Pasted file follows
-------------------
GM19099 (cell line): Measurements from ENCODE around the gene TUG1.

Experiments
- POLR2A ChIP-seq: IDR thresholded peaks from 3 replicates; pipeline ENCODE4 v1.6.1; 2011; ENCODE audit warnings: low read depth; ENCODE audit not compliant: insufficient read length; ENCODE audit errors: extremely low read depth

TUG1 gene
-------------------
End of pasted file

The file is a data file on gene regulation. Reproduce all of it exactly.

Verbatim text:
GM19099 (cell line): Measurements from ENCODE around the gene TUG1.

Experiments
- POLR2A ChIP-seq: IDR thresholded peaks from 3 replicates; pipeline ENCODE4 v1.6.1; 2011; ENCODE audit warnings: low read depth; ENCODE audit not compliant: insufficient read length; ENCODE audit errors: extremely low read depth

TUG1 gene